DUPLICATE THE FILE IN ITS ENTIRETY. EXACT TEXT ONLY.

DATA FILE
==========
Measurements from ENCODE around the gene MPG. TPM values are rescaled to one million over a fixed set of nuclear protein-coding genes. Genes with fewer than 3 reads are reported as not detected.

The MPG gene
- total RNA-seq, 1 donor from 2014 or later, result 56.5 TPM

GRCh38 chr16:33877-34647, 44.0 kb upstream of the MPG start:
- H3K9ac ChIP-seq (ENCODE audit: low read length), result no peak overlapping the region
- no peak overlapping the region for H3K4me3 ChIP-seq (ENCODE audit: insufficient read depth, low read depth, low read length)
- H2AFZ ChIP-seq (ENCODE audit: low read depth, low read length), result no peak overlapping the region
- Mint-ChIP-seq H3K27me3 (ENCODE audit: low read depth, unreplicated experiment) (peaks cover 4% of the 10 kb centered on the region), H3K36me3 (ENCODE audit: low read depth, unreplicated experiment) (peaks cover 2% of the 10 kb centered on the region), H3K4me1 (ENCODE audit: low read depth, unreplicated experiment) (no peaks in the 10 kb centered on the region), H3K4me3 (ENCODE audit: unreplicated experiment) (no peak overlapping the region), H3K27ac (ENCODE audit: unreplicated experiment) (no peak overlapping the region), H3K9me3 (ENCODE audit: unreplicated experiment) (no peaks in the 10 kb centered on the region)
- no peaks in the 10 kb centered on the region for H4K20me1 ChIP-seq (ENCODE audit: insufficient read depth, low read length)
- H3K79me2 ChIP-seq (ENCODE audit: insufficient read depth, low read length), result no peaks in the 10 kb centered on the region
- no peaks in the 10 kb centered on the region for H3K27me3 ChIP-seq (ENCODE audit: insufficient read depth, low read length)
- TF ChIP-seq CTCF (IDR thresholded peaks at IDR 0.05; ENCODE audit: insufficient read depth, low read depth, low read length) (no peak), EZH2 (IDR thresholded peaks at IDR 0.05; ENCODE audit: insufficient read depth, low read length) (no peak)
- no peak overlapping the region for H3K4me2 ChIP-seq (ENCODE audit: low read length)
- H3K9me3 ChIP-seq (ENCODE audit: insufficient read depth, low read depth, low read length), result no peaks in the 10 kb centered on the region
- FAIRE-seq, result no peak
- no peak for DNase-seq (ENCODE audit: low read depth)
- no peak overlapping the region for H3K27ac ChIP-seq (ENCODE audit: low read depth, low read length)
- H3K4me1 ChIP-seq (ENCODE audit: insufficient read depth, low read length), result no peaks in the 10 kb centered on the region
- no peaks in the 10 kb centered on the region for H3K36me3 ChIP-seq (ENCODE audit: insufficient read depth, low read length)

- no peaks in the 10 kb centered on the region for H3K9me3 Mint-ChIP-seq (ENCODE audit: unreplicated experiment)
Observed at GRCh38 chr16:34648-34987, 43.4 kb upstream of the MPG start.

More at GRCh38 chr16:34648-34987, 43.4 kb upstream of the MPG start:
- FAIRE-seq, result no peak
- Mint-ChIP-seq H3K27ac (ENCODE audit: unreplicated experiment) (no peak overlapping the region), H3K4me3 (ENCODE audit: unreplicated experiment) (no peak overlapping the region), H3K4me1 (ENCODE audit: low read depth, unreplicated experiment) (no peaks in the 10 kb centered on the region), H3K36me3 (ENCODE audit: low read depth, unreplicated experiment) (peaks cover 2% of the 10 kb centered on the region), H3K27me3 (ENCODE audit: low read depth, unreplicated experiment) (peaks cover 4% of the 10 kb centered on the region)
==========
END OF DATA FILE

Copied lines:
Measurements from ENCODE around the gene MPG. TPM values are rescaled to one million over a fixed set of nuclear protein-coding genes. Genes with fewer than 3 reads are reported as not detected.

The MPG gene
- total RNA-seq, 1 donor from 2014 or later, result 56.5 TPM

GRCh38 chr16:33877-34647, 44.0 kb upstream of the MPG start:
- H3K9ac ChIP-seq (ENCODE audit: low read length), result no peak overlapping the region
- no peak overlapping the region for H3K4me3 ChIP-seq (ENCODE audit: insufficient read depth, low read depth, low read length)
- H2AFZ ChIP-seq (ENCODE audit: low read depth, low read length), result no peak overlapping the region
- Mint-ChIP-seq H3K27me3 (ENCODE audit: low read depth, unreplicated experiment) (peaks cover 4% of the 10 kb centered on the region), H3K36me3 (ENCODE audit: low read depth, unreplicated experiment) (peaks cover 2% of the 10 kb centered on the region), H3K4me1 (ENCODE audit: low read depth, unreplicated experiment) (no peaks in the 10 kb centered on the region), H3K4me3 (ENCODE audit: unreplicated experiment) (no peak overlapping the region), H3K27ac (ENCODE audit: unreplicated experiment) (no peak overlapping the region), H3K9me3 (ENCODE audit: unreplicated experiment) (no peaks in the 10 kb centered on the region)
- no peaks in the 10 kb centered on the region for H4K20me1 ChIP-seq (ENCODE audit: insufficient read depth, low read length)
- H3K79me2 ChIP-seq (ENCODE audit: insufficient read depth, low read length), result no peaks in the 10 kb centered on the region
- no peaks in the 10 kb centered on the region for H3K27me3 ChIP-seq (ENCODE audit: insufficient read depth, low read length)
- TF ChIP-seq CTCF (IDR thresholded peaks at IDR 0.05; ENCODE audit: insufficient read depth, low read depth, low read length) (no peak), EZH2 (IDR thresholded peaks at IDR 0.05; ENCODE audit: insufficient read depth, low read length) (no peak)
- no peak overlapping the region for H3K4me2 ChIP-seq (ENCODE audit: low read length)
- H3K9me3 ChIP-seq (ENCODE audit: insufficient read depth, low read depth, low read length), result no peaks in the 10 kb centered on the region
- FAIRE-seq, result no peak
- no peak for DNase-seq (ENCODE audit: low read depth)
- no peak overlapping the region for H3K27ac ChIP-seq (ENCODE audit: low read depth, low read length)
- H3K4me1 ChIP-seq (ENCODE audit: insufficient read depth, low read length), result no peaks in the 10 kb centered on the region
- no peaks in the 10 kb centered on the region for H3K36me3 ChIP-seq (ENCODE audit: insufficient read depth, low read length)

- no peaks in the 10 kb centered on the region for H3K9me3 Mint-ChIP-seq (ENCODE audit: unreplicated experiment)
Observed at GRCh38 chr16:34648-34987, 43.4 kb upstream of the MPG start.

More at GRCh38 chr16:34648-34987, 43.4 kb upstream of the MPG start:
- FAIRE-seq, result no peak
- Mint-ChIP-seq H3K27ac (ENCODE audit: unreplicated experiment) (no peak overlapping the region), H3K4me3 (ENCODE audit: unreplicated experiment) (no peak overlapping the region), H3K4me1 (ENCODE audit: low read depth, unreplicated experiment) (no peaks in the 10 kb centered on the region), H3K36me3 (ENCODE audit: low read depth, unreplicated experiment) (peaks cover 2% of the 10 kb centered on the region), H3K27me3 (ENCODE audit: low read depth, unreplicated experiment) (peaks cover 4% of the 10 kb centered on the region)